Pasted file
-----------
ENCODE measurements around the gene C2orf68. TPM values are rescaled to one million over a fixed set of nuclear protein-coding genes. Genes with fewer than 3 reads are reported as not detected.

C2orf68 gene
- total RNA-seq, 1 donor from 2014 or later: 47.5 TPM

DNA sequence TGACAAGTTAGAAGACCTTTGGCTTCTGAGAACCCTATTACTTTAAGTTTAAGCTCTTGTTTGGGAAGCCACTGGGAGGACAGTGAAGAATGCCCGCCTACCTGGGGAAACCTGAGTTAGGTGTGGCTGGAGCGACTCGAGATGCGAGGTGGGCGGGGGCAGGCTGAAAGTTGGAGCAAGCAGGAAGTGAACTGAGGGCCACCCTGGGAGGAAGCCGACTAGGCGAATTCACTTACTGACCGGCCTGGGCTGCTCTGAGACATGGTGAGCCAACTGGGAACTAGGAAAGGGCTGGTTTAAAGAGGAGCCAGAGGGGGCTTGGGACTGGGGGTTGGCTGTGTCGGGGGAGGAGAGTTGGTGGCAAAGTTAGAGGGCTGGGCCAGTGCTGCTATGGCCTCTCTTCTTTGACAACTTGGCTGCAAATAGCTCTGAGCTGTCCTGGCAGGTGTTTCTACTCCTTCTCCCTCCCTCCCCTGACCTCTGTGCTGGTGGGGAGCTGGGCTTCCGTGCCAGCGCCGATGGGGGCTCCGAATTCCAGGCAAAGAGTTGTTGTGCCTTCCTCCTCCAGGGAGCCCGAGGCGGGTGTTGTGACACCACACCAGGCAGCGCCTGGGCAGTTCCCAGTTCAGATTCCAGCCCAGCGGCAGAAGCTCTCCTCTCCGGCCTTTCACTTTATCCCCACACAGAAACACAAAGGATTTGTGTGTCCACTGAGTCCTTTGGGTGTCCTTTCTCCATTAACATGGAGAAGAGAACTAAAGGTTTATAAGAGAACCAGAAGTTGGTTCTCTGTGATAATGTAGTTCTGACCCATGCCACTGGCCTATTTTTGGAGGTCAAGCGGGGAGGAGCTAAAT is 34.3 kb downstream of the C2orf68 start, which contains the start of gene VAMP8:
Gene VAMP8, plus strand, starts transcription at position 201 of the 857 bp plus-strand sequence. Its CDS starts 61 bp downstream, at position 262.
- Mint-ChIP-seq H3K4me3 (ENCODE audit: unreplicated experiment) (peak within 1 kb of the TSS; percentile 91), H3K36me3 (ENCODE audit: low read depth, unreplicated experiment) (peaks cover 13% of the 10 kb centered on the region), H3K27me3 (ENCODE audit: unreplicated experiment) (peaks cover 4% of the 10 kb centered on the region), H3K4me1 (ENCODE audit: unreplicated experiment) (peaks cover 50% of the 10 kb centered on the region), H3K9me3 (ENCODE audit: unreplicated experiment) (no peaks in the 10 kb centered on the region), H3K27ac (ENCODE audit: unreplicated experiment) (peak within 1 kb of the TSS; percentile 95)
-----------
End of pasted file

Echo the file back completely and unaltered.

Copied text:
ENCODE measurements around the gene C2orf68. TPM values are rescaled to one million over a fixed set of nuclear protein-coding genes. Genes with fewer than 3 reads are reported as not detected.

C2orf68 gene
- total RNA-seq, 1 donor from 2014 or later: 47.5 TPM

DNA sequence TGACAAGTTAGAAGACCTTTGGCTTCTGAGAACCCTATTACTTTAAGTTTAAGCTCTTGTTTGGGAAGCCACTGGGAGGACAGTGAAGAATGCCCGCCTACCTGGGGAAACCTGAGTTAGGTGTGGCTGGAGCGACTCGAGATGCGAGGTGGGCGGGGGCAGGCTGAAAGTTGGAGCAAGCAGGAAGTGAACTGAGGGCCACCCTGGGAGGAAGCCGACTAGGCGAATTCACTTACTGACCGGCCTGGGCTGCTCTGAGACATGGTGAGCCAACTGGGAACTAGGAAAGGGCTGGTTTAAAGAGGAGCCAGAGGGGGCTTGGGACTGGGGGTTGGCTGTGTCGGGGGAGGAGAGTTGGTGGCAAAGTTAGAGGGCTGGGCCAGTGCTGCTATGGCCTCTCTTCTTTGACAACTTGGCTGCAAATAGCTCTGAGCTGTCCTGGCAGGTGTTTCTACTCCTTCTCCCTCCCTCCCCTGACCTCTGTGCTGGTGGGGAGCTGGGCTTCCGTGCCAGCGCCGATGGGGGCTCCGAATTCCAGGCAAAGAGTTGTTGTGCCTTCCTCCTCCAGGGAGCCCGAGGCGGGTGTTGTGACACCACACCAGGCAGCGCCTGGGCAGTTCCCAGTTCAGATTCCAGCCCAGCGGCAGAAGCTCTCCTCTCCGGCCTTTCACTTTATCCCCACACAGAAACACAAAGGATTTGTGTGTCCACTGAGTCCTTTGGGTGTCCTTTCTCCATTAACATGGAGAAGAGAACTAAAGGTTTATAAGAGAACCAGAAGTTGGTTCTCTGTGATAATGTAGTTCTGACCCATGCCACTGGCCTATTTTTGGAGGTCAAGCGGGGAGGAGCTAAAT is 34.3 kb downstream of the C2orf68 start, which contains the start of gene VAMP8:
Gene VAMP8, plus strand, starts transcription at position 201 of the 857 bp plus-strand sequence. Its CDS starts 61 bp downstream, at position 262.
- Mint-ChIP-seq H3K4me3 (ENCODE audit: unreplicated experiment) (peak within 1 kb of the TSS; percentile 91), H3K36me3 (ENCODE audit: low read depth, unreplicated experiment) (peaks cover 13% of the 10 kb centered on the region), H3K27me3 (ENCODE audit: unreplicated experiment) (peaks cover 4% of the 10 kb centered on the region), H3K4me1 (ENCODE audit: unreplicated experiment) (peaks cover 50% of the 10 kb centered on the region), H3K9me3 (ENCODE audit: unreplicated experiment) (no peaks in the 10 kb centered on the region), H3K27ac (ENCODE audit: unreplicated experiment) (peak within 1 kb of the TSS; percentile 95)